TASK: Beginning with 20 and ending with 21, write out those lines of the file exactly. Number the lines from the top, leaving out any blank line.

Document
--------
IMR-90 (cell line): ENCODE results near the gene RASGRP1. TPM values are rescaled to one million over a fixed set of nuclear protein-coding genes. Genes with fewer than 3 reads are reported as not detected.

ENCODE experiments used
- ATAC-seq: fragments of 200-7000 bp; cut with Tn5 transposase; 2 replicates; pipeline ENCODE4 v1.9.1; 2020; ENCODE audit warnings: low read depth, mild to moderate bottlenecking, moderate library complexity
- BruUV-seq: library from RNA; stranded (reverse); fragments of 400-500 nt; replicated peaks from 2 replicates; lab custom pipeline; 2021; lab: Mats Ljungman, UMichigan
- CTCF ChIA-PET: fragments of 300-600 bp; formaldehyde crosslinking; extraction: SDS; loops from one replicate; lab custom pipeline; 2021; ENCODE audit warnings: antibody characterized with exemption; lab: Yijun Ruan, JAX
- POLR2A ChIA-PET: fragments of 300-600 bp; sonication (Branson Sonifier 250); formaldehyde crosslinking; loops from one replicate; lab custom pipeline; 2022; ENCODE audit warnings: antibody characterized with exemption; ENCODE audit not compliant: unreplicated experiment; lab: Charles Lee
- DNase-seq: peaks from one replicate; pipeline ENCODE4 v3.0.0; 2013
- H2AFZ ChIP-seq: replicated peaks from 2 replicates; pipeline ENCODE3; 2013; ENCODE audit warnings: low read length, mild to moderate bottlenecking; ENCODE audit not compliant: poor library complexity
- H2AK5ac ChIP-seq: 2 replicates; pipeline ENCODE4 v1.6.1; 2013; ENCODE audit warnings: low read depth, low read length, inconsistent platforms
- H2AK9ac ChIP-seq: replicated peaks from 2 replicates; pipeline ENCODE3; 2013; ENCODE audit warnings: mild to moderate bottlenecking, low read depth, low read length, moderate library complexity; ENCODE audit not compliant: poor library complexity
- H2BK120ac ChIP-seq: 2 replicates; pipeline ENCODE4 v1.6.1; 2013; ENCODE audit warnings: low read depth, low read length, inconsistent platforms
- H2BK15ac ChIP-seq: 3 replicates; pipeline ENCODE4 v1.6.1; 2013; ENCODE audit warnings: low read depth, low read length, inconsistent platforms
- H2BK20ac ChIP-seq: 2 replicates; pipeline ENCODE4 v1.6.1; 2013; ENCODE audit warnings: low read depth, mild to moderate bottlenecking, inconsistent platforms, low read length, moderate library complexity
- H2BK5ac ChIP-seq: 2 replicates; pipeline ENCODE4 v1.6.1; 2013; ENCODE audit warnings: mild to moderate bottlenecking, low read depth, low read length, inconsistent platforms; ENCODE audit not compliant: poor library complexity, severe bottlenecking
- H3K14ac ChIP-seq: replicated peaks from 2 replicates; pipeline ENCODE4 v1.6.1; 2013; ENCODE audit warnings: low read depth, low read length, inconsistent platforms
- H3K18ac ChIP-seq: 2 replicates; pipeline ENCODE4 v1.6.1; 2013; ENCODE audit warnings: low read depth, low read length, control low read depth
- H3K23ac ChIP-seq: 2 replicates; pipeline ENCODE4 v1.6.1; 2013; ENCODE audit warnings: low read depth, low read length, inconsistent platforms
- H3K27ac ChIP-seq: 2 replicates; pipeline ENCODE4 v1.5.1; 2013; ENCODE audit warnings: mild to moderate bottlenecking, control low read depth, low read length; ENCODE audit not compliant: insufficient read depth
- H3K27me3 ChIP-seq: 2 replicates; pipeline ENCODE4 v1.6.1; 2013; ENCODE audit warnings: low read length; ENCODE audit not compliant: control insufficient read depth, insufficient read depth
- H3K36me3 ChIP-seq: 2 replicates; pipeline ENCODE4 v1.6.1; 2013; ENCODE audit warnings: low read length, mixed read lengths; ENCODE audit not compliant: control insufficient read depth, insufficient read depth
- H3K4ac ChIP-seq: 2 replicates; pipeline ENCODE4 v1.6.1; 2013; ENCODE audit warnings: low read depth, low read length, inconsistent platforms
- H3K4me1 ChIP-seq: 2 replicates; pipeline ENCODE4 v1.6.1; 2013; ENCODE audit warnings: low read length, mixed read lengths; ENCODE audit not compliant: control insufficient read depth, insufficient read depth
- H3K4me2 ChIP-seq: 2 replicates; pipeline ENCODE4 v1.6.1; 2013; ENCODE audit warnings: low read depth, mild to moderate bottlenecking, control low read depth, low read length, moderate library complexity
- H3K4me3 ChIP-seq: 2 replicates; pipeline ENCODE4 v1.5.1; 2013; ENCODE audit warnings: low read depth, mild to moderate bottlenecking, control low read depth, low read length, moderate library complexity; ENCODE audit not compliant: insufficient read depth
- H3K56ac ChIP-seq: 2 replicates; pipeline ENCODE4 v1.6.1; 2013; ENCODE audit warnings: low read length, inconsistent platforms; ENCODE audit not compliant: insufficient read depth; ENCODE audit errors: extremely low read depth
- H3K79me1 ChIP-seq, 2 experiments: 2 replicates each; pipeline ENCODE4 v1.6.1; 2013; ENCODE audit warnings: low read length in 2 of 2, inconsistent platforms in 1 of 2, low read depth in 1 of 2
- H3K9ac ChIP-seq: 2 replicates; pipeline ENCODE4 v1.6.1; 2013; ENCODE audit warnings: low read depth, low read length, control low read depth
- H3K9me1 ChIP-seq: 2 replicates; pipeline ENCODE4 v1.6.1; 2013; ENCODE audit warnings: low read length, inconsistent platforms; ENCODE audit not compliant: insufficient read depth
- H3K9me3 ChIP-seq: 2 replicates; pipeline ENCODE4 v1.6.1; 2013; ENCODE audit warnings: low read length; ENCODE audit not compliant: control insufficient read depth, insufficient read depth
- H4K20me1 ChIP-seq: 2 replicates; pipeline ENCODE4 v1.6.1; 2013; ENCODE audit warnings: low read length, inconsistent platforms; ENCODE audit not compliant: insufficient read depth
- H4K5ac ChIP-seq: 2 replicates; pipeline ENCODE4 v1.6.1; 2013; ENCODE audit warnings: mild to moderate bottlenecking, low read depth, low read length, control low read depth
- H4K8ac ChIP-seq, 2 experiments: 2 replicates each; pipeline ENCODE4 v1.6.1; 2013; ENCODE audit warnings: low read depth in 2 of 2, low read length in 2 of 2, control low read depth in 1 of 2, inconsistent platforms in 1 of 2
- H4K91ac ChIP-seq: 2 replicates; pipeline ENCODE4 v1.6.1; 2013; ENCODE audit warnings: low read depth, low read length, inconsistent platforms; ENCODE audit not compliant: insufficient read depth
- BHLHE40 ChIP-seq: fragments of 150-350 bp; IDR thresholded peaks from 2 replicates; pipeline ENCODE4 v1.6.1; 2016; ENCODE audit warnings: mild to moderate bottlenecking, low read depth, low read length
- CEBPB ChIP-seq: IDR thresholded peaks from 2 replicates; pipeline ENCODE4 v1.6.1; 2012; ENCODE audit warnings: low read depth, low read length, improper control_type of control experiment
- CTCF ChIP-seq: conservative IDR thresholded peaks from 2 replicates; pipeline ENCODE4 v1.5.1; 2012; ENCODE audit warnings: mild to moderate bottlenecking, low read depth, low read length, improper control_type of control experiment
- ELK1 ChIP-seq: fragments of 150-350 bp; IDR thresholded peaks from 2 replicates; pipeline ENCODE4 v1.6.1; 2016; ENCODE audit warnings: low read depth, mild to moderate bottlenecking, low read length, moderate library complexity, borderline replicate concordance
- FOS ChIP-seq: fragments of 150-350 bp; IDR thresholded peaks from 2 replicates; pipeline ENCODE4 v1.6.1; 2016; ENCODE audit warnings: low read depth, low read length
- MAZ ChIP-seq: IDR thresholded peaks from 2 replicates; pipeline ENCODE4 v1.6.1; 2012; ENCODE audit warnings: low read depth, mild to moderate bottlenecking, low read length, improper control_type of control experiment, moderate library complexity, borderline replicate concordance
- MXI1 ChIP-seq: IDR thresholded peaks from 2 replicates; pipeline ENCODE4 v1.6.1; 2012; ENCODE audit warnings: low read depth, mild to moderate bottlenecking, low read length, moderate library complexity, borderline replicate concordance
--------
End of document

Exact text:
- H3K36me3 ChIP-seq: 2 replicates; pipeline ENCODE4 v1.6.1; 2013; ENCODE audit warnings: low read length, mixed read lengths; ENCODE audit not compliant: control insufficient read depth, insufficient read depth
- H3K4ac ChIP-seq: 2 replicates; pipeline ENCODE4 v1.6.1; 2013; ENCODE audit warnings: low read depth, low read length, inconsistent platforms